It only took Hilda Cohen and Ali Loxton ten weeks to collect 1,600 signatures supporting a traffic-calming redesign, including a bike lane, for Brooklyn's Lafayette Avenue. Yesterday evening they took their petition to the transportation committee of Community Board 2 and made their case. The result: a 9-1 committee vote asking DOT to study Cohen and Loxton's proposal.
There's still a long way to go before an official redesign moves forward, but Cohen and Loxton's impressive organizing has revived the idea of redesigning Lafayette, and it's a great case study in how to mobilize for safer streets.
Cohen and Loxton both live in Fort Greene and bike, walk and drive on Lafayette with their kids. They told the CB 2 committee last night that the street feels like it's geared more toward fast-moving cars than people, with two eastbound traffic lanes and two parking lanes. The galvanizing moment for them came last October, when two drivers crashed at high speeds at the corner of Lafayette and Vanderbilt Avenue, jumping the curb outside a packed church.
The next week, they started gathering signatures supporting "traffic calming and a bike lane" on Lafayette. Their regular sign-up spot was the farmers market by Fort Greene Park. Since the weekend of the New York City marathon in early November, 1,500 people have signed the petition in writing and another 100 have signed it online.
"You would just say 'Lafayette' and people would want to talk to us," said Loxton. "In the cold, they would stop."
Cohen said petition-signers described Lafayette as a "notorious speedway," and parents shared fears of letting 10-year-old kids cross the street alone. On a recent Friday evening, she clocked drivers routinely exceeding the speed limit by 7 - 10 mph.
Under the banner "Make Lafayette Safer," Cohen and Loxton propose extending the Lafayette Avenue bike lane from Fulton Street to Broadway, preferably on the left-hand side of the street, and adding sidewalk extensions and more prominent crosswalks at intersections. In addition to providing a useful new link in the bike network, especially for cyclists heading east from the Manhattan Bridge or neighborhoods on the other side of Flatbush Avenue, striping the bike lane could curb speeding by reducing excessive capacity for car traffic.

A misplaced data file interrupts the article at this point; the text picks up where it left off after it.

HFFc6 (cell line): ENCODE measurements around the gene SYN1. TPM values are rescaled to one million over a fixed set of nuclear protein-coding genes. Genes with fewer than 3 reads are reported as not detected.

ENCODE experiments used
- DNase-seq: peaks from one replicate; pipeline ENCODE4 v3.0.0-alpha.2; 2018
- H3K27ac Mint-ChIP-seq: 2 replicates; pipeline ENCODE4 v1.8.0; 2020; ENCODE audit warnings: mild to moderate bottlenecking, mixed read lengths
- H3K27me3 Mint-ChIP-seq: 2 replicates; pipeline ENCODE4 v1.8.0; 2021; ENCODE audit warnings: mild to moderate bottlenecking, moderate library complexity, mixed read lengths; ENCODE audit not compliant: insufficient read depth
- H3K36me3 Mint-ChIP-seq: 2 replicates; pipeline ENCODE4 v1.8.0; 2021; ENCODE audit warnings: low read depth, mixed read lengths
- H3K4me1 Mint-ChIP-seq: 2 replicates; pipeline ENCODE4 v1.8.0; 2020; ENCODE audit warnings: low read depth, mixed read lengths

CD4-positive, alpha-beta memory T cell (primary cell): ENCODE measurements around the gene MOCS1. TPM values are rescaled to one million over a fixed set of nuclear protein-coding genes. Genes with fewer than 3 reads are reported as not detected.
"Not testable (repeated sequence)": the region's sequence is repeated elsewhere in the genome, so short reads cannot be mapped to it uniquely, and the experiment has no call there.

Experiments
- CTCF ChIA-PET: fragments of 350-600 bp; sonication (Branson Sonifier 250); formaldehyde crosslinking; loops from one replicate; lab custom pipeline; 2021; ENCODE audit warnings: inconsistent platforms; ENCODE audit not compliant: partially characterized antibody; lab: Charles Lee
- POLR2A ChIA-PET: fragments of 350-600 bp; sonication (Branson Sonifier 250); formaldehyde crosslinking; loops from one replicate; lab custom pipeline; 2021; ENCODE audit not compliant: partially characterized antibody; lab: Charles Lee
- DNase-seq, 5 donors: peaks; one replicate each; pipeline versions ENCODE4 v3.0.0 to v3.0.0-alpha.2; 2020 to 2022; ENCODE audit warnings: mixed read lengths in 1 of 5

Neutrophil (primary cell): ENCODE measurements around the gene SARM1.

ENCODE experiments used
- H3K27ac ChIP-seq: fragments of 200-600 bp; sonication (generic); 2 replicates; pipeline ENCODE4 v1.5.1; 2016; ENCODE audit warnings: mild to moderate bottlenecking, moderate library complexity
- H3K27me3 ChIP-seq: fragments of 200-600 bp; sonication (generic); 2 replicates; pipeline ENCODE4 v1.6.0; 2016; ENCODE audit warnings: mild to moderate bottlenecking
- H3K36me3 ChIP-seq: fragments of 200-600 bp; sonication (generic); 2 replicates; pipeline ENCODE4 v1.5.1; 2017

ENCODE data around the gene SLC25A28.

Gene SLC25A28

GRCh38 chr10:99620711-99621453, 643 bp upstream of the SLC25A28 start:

Following the committee vote, there will probably be another vote at the full Community Board before DOT puts out a plan to redesign Lafayette. ("If we hear a lot of support from the community, that could move things forward," said DOT's Chris Hrones last night.) There may also be some action at Community Board 3, which covers Lafayette east of Classon Avenue.
While "Make Lafayette Safer" has the backing of City Council Member Tish James and the Fort Greene Association, a Lafayette redesign is no gimme. Most committee members who spoke last night seemed to be open to change, but there's more apprehension on the board than the final vote lets on. Committee member Nancy Wolf questioned why a bike lane was needed to calm traffic: "There are a lot of ways to do that that don't involve a bike lane." And Board Chair John Dew framed the potential conversion of a motor lane to a bike lane as a loss: "Downtown Brooklyn has changed so much, with a new park, new condos, a new arena. We're not getting any more streets. We're losing streets." (Replied one committee member: "It makes it more urgent to look at issues like this to slow traffic and makes streets safer.")
Supporters of redesigning Lafayette for greater safety made a strong showing last night too, crowding the room and speaking extensively about their experiences on the street. It will take a few more evenings like that before the vision of a safer Lafayette reaches fruition.